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Building gas stations with flair

Carson-based gas station operator United Oil Co. is aiming to stand out from the pack with its eye-catching architecture.

October 21, 2012|By Roger Vincent, Los Angeles Times
  • Designed by late L.A. architect Stephen Kanner, United Oil’s gas station on the corner of Slauson and La Brea avenues near Ladera Heights mixes elements of modernism and Googie, the playful futuristic style popular in Southern California in the 1950s and ’60s.
Designed by late L.A. architect Stephen Kanner, United Oil’s gas… (Rick Loomis, Los Angeles…)

Remember when gas stations were cool?

In the decades after World War II, gas was cheap and operators competed on service. Every time a car rolled in, a bell would ring and uniformed pump jockeys dashed out to fill the tank, wash the windshield and check the oil level. Sagging tires got a whoosh of air.

Station owners made profits from car repairs performed in their garages and especially from selling oil, which vehicles burned quickly by today's standards.

Some owners tried to catch customers' eyes with futuristic-looking designs for their buildings like the Googie-style Unocal station in Beverly Hills from 1965 with a swooping white roof. Now United Oil Co., a family-run oil company in Carson, is trying again to build business with arresting looks.

On a recent overcast afternoon at a busy intersection near Ladera Heights, United Oil executive Jeff Appel watched cars stream into one of the most provocative-looking gas stations in the region. First conceived by a prominent architect drawing on a napkin, the station design is a combination of modernism and Googie, the playful futuristic style popular in Southern California in the 1950s and '60s.

"The typical gas station is struggling right now," Appel said, with sales of gasoline down as much as 25% from pre-recession 2007, according to industry statistics. "It's been a very tough business for the past few years."

His United Oil station at Slauson and La Brea avenues, though, sells about 15,000 gallons of gas a day, he said, well above the average of less than 4,000 gallons. The station is one of four at the intersection, but some customers such as Alexis Jade Hunter make a point of stopping in.

"I prefer this one," said Hunter as she filled her mature Mercedes-Benz. "I like the ambience. If I have to twist a U-turn, I'll do that. I just enjoy it."

Like other customers, she also pays close attention to prices.

Appel acknowledges United Oil competes on costs, but he believes his Slauson station and others that stand out visually have an edge with customers. They may not notice, for instance, expensive concrete made black with iron particles, but Appel thinks such details create a mood.

"People enjoy the Grove," he said, referring to the upscale Los Angeles mall that cost more than most other shopping centers to build. "They want to be in a place they feel special. It's all about the feel."

Gas stations owned by United Oil — many of them operated under other brand names, such as Shell and 76 — frequently have features that set them apart from typical petrol purveyors: tile roofs, topiary, fountains and drought-resistant gardens.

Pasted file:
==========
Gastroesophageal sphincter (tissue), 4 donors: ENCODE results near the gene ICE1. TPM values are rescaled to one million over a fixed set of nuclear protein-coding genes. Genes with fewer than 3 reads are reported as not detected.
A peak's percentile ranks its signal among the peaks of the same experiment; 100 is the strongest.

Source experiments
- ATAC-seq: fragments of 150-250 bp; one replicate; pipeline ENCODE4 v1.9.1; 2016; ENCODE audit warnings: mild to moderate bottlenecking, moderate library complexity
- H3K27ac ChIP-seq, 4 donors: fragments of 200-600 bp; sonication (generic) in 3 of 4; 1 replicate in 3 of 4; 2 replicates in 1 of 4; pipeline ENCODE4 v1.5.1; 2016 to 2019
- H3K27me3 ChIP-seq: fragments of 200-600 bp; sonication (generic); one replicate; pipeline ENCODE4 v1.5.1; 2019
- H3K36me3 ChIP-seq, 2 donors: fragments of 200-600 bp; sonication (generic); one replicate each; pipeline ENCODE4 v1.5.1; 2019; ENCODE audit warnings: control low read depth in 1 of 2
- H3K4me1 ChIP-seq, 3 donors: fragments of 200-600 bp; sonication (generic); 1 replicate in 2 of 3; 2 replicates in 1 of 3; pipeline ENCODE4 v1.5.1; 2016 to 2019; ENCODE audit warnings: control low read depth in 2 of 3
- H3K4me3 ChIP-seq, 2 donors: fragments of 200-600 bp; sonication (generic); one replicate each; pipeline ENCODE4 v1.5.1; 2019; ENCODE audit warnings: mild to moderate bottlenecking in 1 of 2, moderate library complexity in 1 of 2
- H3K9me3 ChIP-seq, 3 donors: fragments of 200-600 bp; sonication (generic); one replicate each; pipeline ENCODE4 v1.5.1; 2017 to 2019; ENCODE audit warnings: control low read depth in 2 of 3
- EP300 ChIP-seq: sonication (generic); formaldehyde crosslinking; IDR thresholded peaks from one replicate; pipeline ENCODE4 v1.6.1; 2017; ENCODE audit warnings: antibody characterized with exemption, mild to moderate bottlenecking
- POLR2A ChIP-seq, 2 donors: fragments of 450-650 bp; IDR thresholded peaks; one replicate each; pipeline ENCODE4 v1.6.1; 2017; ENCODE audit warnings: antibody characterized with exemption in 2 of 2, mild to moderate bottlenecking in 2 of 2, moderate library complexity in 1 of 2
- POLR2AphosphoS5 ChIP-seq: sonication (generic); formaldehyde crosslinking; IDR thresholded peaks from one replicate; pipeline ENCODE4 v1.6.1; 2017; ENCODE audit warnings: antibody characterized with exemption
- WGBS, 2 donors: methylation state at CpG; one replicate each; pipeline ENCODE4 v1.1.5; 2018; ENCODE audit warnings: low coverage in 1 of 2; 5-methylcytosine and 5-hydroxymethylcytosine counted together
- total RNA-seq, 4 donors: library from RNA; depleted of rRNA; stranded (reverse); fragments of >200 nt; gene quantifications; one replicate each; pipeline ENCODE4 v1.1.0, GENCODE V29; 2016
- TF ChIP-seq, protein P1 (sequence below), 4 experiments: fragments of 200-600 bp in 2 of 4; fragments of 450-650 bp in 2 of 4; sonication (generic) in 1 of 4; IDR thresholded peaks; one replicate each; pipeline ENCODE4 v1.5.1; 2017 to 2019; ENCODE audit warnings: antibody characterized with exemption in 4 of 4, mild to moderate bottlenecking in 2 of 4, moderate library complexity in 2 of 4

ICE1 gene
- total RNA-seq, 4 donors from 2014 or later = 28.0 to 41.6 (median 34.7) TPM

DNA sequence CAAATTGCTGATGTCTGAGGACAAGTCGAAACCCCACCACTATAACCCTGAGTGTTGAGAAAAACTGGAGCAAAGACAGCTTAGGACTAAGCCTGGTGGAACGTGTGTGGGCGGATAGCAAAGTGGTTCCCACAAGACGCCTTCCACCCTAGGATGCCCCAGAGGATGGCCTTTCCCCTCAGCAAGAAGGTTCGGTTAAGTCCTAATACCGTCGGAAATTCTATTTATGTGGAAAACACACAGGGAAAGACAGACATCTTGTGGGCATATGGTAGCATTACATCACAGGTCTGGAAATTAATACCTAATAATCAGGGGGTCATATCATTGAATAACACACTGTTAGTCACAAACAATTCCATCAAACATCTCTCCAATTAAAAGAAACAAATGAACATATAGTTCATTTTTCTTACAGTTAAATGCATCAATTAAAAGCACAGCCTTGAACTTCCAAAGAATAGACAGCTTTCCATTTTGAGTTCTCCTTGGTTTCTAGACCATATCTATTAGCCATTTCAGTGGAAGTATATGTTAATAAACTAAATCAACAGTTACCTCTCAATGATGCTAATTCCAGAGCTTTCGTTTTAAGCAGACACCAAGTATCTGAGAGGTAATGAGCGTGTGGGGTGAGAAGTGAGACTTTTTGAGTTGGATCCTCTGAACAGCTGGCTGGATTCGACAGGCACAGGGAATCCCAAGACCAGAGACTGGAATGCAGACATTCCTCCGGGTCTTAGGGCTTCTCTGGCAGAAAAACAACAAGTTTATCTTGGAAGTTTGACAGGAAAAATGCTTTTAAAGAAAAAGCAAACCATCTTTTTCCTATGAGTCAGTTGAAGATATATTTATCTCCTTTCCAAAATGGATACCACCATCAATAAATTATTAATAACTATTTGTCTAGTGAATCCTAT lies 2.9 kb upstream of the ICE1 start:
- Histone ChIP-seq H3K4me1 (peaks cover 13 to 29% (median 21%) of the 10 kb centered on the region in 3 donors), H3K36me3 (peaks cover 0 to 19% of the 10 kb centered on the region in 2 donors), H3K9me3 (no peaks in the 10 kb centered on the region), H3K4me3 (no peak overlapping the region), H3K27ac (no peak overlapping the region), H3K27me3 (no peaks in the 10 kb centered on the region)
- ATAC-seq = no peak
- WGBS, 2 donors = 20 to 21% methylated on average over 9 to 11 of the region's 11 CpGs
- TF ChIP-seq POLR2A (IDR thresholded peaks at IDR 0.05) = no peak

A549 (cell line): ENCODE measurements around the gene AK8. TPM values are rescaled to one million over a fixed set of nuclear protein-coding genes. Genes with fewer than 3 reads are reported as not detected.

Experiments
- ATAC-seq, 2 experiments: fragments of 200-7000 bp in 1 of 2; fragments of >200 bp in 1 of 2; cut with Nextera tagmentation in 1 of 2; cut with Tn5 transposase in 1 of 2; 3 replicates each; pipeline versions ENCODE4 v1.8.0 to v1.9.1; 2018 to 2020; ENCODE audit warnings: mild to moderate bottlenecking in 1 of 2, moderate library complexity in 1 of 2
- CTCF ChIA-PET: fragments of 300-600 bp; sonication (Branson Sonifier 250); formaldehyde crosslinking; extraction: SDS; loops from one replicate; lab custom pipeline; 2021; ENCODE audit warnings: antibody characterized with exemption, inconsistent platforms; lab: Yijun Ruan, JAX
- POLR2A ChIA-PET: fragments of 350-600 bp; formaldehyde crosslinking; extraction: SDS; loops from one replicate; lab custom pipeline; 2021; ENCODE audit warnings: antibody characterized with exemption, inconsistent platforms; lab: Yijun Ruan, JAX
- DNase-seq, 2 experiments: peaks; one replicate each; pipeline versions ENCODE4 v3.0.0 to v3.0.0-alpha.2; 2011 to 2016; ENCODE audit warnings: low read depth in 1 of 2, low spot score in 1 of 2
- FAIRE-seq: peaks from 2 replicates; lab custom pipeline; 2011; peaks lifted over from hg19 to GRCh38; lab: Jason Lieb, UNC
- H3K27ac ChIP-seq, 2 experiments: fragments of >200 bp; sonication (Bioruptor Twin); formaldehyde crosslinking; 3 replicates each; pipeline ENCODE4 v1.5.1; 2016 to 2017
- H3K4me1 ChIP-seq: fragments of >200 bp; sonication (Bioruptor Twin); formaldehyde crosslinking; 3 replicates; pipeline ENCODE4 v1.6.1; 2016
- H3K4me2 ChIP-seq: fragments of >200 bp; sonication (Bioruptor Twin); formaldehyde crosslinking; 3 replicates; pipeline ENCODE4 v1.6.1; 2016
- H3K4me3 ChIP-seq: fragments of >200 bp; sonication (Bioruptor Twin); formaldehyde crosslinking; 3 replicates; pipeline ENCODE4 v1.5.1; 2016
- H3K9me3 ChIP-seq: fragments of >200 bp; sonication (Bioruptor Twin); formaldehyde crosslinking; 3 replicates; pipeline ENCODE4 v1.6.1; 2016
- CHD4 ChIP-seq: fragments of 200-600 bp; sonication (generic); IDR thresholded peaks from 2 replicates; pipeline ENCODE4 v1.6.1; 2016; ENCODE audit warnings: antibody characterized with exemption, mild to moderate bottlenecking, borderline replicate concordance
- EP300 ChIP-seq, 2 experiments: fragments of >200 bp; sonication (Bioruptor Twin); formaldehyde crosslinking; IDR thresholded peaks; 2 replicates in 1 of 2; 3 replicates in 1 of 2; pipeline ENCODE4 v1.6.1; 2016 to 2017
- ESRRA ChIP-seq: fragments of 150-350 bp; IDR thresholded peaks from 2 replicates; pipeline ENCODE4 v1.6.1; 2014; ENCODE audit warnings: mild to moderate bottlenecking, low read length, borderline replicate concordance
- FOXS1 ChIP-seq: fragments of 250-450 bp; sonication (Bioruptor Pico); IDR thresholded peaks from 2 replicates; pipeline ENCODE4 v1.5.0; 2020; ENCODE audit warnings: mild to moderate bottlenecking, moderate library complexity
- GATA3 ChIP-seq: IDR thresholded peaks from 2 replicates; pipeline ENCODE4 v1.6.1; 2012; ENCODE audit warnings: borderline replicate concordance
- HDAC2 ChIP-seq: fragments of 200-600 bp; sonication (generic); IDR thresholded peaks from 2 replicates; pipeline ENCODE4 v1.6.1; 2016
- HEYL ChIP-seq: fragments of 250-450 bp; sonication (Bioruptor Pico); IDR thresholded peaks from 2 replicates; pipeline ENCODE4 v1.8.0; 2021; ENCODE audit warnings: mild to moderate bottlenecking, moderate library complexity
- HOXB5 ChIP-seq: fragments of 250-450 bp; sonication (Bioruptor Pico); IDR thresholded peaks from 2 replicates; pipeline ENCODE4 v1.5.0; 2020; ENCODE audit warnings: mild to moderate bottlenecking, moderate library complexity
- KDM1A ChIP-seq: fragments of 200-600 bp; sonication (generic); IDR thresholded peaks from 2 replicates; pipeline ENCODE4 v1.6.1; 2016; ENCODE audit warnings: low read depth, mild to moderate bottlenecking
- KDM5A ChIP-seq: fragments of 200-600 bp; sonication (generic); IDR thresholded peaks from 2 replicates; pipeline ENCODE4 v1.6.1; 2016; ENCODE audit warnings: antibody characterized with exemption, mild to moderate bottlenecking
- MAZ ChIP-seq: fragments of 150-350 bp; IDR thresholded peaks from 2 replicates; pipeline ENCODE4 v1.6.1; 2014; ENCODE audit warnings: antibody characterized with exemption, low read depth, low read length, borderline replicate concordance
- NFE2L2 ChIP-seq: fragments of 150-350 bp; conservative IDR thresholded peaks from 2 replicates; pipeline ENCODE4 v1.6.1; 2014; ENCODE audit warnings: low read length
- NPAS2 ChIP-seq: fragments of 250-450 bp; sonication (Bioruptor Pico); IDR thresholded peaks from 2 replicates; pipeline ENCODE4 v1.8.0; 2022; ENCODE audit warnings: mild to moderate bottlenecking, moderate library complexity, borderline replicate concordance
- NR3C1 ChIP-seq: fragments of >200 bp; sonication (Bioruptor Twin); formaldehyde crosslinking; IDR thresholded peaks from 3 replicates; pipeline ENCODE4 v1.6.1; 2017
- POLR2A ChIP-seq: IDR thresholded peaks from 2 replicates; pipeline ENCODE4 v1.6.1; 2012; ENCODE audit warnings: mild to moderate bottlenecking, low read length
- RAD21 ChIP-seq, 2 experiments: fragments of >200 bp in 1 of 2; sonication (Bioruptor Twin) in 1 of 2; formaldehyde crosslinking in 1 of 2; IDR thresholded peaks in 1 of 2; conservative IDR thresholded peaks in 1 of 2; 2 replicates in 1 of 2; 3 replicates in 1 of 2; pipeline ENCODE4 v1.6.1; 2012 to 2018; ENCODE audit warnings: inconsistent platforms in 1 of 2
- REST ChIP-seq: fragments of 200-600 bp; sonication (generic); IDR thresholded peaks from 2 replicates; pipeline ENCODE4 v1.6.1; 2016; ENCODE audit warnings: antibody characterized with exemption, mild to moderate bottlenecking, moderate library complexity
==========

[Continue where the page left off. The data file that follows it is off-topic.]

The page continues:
The canopy over a Chevron station in Cerritos is lighted with custom see-through solar panels. Two 25-foot walls of flowing water cool a United Oil brand station in Carson.

But most of all, there are the unapologetically fanciful murals. Leaping dolphins, flying horses, soaring eagles beneath majestic clouds, hot-air balloons and giant-size candy can be found hand-painted on the ceilings and walls of United Oil stations.

Inside a western-themed Exxon station in Norco is a trompe l'oeil of a mine shaft so convincing that tourists pose for pictures in front of it, said Jon Enache, head of gas station design and construction for United Oil.

Enache, 72, designs by hand instead of computer and makes a point of mixing up his themes.

"I never repeat," he said. "Everything I do, I do different."

He draws inspiration from his favorite architect, Antoni Gaudi, whose voluptuous designs are a source of pride in Gaudi's native Spain. "I take some ideas from Gaudi, putting together the spiritual and the natural."

The design for the futuristic Slauson Avenue station, in contrast, was first sketched on a paper napkin for United Oil by the late Los Angeles architect Stephen Kanner, who was known for his playful yet functional modern designs. Kanner turned to Googie because an adjacent hotel is in that style, as was the nearby Wich Stand, a 1950s coffee shop turned health food eatery, said architect Damian LeMons of Kanner Architects.

LeMons oversaw the gas station project and liked working with United Oil in part because Secretary-Treasurer Appel was willing to keep writing checks to achieve their mutual vision — the lighting on the circular canopy alone cost half a million dollars.

"Sometimes we spend so much money that I am embarrassed," Appel said.

The Slauson station cost about $8 million. That's far above the industry norm of about $2.2 million, not including the cost of land.

But, Appel said, "I have no regrets. I couldn't show you on a graph where it makes sense, but it works for us."

Investing in one-of-a-kind gas stations pays off on multiple levels, by Appel's reckoning. They set themselves apart from the competition, enticing customers and instilling pride in the staff, he said.

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